This Just In
  • Messe Frankfurt acquired the Thailand Lighting Fair and Thailand Building Fair. Messe has been with the shows since they launched in 2015.
  • JW Marriott will open the 4,000-room Drew Las Vegas in 2020 at the site of the stalled Fontainebleau hotel project on Las Vegas Blvd.
  • Denver OK’d contracts for a $233-million expansion featuring an 80,000-sf rooftop ballroom and terrace at the Colorado Convention Center.
  • The latest numbers rank NAMM’s 2018 show the largest in its 117-year history with more than 115,000 attendees and nearly 2,000 exhibitors.
  • The deadline for nominations for Trade Show Executive’s Trailblazers Awards has been extended to March 16. Got to TSE Events for info.
  • International Assoc. of Amusement Parks and Attractions President and CEO Paul Noland has resigned. CFO Hal McEvoy steps in temporarily.
  • The Aria Resort & Casino $170-million expansion in Las Vegas adds 200,000 sf of flex meeting space, raising total space to 500,000 sf.
  • Gary Musich announced his retirement as Vice President of Sales for Meet AC effective March 2 after 25 years representing Atlantic City.
  • The San Diego Convention Center named ON Site, a GES company, its exclusive sound and rigging vendor and preferred audio visual provider.
  • Board members of UK-based UBM have accepted an offer from Informa for a reported 3.8 billion pounds ($5.3 billion).

Industry Veteran Lynn Thompson Passes Away

Sandi Cain
, News Editor
January 10, 2017
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Chicago – Retired industry veteran Lynn Thompson, who was instrumental in developing the International Convention Center Conference (ICCC) produced by the International Association of Venue Managers (IAVM), has passed away at 72. 

Thompson began his career in 1972 in Orlando, Fla., working for the city where he oversaw Centroplex, a five-venue complex catering to entertainment and sports. In 1986, he was hired to manage the Anaheim Convention Center, where he worked with the city and the Anaheim CVB (now called Visit Anaheim) to approve an expansion that ultimately helped keep Anaheim competitive with other West Coast venues. During his tenure in Anaheim, the convention center underwent four major expansions.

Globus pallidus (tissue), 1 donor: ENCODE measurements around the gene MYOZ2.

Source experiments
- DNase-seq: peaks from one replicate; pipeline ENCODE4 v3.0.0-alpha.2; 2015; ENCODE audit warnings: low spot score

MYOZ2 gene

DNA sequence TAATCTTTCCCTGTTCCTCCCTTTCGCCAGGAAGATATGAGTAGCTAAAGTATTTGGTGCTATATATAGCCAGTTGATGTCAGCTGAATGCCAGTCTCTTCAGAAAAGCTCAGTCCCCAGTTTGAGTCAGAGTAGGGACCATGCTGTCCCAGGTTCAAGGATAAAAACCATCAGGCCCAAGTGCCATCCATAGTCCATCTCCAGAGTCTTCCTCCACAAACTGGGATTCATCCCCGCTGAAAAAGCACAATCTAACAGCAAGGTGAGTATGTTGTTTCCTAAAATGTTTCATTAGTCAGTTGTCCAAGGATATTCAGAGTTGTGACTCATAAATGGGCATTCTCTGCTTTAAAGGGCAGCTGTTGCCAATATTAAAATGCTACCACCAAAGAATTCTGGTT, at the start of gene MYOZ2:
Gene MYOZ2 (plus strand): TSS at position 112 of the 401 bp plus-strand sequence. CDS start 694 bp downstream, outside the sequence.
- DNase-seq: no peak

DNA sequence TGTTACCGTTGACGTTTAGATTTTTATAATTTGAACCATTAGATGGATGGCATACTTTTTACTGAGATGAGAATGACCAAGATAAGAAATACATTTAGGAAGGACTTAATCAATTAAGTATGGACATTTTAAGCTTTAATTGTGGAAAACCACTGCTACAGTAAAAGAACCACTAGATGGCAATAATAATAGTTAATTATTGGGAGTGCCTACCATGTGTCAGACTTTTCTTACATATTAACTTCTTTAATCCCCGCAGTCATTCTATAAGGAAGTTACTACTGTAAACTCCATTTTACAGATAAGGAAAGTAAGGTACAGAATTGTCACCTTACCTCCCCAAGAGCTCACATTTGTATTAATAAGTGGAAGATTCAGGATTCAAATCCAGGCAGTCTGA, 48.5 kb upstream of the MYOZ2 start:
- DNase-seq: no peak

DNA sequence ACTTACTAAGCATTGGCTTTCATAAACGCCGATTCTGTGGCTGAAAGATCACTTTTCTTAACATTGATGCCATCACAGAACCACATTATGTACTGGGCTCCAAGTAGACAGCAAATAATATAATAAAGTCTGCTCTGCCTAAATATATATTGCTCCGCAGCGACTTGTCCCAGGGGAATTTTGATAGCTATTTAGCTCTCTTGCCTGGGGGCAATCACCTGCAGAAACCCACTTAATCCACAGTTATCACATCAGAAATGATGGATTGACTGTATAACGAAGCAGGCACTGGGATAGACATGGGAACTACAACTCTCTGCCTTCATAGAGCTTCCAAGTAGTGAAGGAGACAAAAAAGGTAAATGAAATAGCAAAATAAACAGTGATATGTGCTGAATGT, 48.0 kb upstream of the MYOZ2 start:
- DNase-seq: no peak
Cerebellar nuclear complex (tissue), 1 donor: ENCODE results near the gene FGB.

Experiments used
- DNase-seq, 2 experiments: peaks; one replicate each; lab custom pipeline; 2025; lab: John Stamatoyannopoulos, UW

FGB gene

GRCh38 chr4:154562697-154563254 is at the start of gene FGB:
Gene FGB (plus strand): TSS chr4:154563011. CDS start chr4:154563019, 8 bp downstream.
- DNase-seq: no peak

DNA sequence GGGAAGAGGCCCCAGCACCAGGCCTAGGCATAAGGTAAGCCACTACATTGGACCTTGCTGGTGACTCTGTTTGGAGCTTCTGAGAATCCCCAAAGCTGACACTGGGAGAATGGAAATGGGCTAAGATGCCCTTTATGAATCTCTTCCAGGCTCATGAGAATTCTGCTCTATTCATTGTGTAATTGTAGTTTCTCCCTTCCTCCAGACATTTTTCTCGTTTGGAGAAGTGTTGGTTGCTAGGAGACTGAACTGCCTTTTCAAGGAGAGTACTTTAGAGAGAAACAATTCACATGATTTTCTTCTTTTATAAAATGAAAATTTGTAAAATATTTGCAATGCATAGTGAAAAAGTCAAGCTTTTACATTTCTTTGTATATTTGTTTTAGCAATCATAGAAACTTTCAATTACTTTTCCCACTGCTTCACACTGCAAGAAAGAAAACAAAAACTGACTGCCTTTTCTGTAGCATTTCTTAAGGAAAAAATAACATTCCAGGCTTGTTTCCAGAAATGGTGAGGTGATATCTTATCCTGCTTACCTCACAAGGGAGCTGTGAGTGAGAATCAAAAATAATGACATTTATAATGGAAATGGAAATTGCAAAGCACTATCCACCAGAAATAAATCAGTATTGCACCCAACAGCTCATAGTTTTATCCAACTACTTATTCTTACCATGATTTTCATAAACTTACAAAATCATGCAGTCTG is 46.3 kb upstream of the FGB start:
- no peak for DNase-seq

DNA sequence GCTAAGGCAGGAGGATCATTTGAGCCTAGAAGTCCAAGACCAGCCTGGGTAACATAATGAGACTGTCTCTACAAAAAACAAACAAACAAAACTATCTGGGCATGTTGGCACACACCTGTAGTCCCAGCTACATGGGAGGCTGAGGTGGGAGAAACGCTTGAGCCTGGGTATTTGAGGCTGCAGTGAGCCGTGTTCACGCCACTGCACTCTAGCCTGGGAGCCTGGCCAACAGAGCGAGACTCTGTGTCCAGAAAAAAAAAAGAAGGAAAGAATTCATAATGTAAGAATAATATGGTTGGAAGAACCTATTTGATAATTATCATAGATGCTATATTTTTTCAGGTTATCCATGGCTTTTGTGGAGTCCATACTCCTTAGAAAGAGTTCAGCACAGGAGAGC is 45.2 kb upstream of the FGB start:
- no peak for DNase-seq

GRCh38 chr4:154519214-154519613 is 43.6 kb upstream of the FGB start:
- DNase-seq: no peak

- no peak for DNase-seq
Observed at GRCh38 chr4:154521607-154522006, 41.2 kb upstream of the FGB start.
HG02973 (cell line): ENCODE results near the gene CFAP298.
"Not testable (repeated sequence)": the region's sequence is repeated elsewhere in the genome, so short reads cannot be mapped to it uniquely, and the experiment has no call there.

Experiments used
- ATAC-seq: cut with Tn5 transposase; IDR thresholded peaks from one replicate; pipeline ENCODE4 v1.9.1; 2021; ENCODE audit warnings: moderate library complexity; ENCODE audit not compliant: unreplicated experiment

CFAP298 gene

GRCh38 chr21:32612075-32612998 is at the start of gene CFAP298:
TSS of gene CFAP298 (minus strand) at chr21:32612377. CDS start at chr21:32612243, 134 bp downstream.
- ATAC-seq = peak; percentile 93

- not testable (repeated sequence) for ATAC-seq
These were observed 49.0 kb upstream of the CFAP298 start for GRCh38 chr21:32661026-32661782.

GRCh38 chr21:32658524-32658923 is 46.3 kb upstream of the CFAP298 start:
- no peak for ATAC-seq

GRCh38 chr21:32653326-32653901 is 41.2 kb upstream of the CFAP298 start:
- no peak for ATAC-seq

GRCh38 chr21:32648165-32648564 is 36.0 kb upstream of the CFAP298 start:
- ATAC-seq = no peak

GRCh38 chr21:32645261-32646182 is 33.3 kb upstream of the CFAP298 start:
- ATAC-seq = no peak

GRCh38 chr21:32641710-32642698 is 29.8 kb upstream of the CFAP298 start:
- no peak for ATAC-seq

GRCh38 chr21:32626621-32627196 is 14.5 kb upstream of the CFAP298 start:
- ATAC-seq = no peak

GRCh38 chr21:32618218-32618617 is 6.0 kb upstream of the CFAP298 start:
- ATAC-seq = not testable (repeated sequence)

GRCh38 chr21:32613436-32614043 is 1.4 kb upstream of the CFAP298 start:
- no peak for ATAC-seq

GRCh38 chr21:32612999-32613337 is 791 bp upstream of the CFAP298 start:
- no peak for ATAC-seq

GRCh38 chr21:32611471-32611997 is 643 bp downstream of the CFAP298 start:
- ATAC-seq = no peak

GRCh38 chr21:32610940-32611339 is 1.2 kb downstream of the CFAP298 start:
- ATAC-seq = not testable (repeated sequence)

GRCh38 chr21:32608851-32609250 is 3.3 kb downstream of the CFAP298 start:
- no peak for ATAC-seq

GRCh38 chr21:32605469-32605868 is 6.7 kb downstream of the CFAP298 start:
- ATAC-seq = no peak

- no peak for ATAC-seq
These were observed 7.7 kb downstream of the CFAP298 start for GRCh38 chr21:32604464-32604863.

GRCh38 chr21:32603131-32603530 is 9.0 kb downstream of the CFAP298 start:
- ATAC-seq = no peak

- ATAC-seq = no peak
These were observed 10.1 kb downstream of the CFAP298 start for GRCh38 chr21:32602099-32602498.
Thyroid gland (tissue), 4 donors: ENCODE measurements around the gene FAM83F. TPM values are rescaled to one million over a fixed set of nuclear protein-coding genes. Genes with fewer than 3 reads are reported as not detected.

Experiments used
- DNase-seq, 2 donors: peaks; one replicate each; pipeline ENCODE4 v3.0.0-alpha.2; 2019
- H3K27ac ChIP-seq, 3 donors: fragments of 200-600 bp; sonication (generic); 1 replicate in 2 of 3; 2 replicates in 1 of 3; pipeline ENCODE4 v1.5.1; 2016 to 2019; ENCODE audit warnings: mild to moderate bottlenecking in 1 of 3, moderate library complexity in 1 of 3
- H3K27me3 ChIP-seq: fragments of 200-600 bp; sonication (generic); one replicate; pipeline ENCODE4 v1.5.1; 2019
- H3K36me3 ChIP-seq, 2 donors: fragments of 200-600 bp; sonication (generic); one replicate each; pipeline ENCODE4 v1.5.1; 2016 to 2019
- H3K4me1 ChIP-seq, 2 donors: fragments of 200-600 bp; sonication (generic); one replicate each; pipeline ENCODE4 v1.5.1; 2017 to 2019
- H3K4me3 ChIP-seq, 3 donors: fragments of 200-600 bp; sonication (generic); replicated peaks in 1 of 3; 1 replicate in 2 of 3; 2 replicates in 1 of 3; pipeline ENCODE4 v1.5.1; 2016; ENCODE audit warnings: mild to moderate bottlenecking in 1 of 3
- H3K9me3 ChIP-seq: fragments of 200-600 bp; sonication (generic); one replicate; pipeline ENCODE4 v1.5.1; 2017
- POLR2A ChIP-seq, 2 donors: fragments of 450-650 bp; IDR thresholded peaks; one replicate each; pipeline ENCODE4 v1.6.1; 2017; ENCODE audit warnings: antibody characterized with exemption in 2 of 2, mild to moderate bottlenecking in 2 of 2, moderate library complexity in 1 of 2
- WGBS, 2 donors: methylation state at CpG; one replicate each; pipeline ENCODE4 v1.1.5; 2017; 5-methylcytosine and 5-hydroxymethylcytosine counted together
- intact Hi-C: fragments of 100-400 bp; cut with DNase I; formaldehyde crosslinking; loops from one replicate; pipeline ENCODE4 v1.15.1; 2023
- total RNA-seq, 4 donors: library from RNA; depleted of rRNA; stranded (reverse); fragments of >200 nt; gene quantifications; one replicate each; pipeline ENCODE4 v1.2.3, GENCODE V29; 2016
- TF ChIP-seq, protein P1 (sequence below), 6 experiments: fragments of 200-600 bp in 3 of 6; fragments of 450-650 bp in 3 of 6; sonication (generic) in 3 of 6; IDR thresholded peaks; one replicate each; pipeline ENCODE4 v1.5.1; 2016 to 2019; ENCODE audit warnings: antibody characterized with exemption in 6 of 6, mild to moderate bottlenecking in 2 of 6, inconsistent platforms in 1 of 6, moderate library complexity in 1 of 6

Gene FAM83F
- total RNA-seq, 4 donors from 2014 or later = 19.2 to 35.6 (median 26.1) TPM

During that time, he was the city’s administrator for the opening of the Anaheim Pond (now Honda Center), working with Brad Mayne, now President and CEO of IAVM. “He was a kind person who worked to build consensus and serve others,” Mayne said.

Bill Snyder, who was President of the Anaheim CVB during Thompson’s tenure and still heads the city’s hotel association, told Trade Show Executive that he knew Thompson as a quiet, well-organized guy who was very client-oriented. “He would go to the convention floor, meet the person in charge of a show and get to know them,” Snyder said. “That’s not typical of people in that position,” he said.

Snyder said Thompson’s willingness to get out and promote the building was “a big step for the convention center” in its efforts to be competitive in the market.

In an interview with the Los Angeles Times when he was hired by Anaheim, Thompson said his philosophy was to “observe the operations and make refinements when necessary … to maintain a tradition of excellence.”

In the mid-90s, Thompson became the first General Manager of the Hawaii Convention Center, and in 1997 he moved on to oversee the Reno-Sparks Convention Center until he retired in 2007.

Reach Brad Mayne at (972) 538-1021 or mayne@iavm.org; Bill Snyder at (714) 256-8290 or wfsny9400@aol.com

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